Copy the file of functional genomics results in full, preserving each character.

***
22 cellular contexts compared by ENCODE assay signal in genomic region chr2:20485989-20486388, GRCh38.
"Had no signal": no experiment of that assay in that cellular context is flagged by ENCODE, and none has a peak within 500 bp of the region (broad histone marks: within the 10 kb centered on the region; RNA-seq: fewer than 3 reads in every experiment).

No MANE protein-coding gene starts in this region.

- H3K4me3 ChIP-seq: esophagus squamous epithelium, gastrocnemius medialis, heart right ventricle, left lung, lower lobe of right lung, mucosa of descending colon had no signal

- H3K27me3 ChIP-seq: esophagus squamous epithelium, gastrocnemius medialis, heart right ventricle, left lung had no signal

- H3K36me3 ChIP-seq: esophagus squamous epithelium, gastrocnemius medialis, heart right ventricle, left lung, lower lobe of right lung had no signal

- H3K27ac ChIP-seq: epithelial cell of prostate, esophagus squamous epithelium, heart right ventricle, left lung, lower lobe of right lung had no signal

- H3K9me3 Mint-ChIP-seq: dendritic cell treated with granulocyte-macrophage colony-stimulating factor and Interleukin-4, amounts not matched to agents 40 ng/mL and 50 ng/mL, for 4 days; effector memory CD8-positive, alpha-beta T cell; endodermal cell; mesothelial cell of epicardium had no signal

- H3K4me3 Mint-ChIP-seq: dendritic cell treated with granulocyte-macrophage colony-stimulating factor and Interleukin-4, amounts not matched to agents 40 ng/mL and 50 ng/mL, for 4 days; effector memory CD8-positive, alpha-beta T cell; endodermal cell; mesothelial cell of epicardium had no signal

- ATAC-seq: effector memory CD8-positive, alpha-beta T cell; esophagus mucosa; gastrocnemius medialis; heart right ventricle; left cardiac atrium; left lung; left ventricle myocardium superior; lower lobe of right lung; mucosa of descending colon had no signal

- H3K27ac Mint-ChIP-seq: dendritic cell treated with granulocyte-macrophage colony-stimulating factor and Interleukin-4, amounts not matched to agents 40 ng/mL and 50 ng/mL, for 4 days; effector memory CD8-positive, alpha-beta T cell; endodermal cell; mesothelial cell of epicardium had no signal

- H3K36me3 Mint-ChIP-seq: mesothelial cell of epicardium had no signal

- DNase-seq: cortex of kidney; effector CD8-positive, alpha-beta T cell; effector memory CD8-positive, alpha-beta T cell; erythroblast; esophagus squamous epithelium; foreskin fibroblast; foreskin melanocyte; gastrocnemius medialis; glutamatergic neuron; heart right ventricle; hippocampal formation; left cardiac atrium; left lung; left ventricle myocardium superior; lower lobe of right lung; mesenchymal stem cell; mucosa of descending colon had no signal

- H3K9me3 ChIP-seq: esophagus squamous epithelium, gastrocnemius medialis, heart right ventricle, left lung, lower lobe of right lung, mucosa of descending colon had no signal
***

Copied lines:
22 cellular contexts compared by ENCODE assay signal in genomic region chr2:20485989-20486388, GRCh38.
"Had no signal": no experiment of that assay in that cellular context is flagged by ENCODE, and none has a peak within 500 bp of the region (broad histone marks: within the 10 kb centered on the region; RNA-seq: fewer than 3 reads in every experiment).

No MANE protein-coding gene starts in this region.

- H3K4me3 ChIP-seq: esophagus squamous epithelium, gastrocnemius medialis, heart right ventricle, left lung, lower lobe of right lung, mucosa of descending colon had no signal

- H3K27me3 ChIP-seq: esophagus squamous epithelium, gastrocnemius medialis, heart right ventricle, left lung had no signal

- H3K36me3 ChIP-seq: esophagus squamous epithelium, gastrocnemius medialis, heart right ventricle, left lung, lower lobe of right lung had no signal

- H3K27ac ChIP-seq: epithelial cell of prostate, esophagus squamous epithelium, heart right ventricle, left lung, lower lobe of right lung had no signal

- H3K9me3 Mint-ChIP-seq: dendritic cell treated with granulocyte-macrophage colony-stimulating factor and Interleukin-4, amounts not matched to agents 40 ng/mL and 50 ng/mL, for 4 days; effector memory CD8-positive, alpha-beta T cell; endodermal cell; mesothelial cell of epicardium had no signal

- H3K4me3 Mint-ChIP-seq: dendritic cell treated with granulocyte-macrophage colony-stimulating factor and Interleukin-4, amounts not matched to agents 40 ng/mL and 50 ng/mL, for 4 days; effector memory CD8-positive, alpha-beta T cell; endodermal cell; mesothelial cell of epicardium had no signal

- ATAC-seq: effector memory CD8-positive, alpha-beta T cell; esophagus mucosa; gastrocnemius medialis; heart right ventricle; left cardiac atrium; left lung; left ventricle myocardium superior; lower lobe of right lung; mucosa of descending colon had no signal

- H3K27ac Mint-ChIP-seq: dendritic cell treated with granulocyte-macrophage colony-stimulating factor and Interleukin-4, amounts not matched to agents 40 ng/mL and 50 ng/mL, for 4 days; effector memory CD8-positive, alpha-beta T cell; endodermal cell; mesothelial cell of epicardium had no signal

- H3K36me3 Mint-ChIP-seq: mesothelial cell of epicardium had no signal

- DNase-seq: cortex of kidney; effector CD8-positive, alpha-beta T cell; effector memory CD8-positive, alpha-beta T cell; erythroblast; esophagus squamous epithelium; foreskin fibroblast; foreskin melanocyte; gastrocnemius medialis; glutamatergic neuron; heart right ventricle; hippocampal formation; left cardiac atrium; left lung; left ventricle myocardium superior; lower lobe of right lung; mesenchymal stem cell; mucosa of descending colon had no signal

- H3K9me3 ChIP-seq: esophagus squamous epithelium, gastrocnemius medialis, heart right ventricle, left lung, lower lobe of right lung, mucosa of descending colon had no signal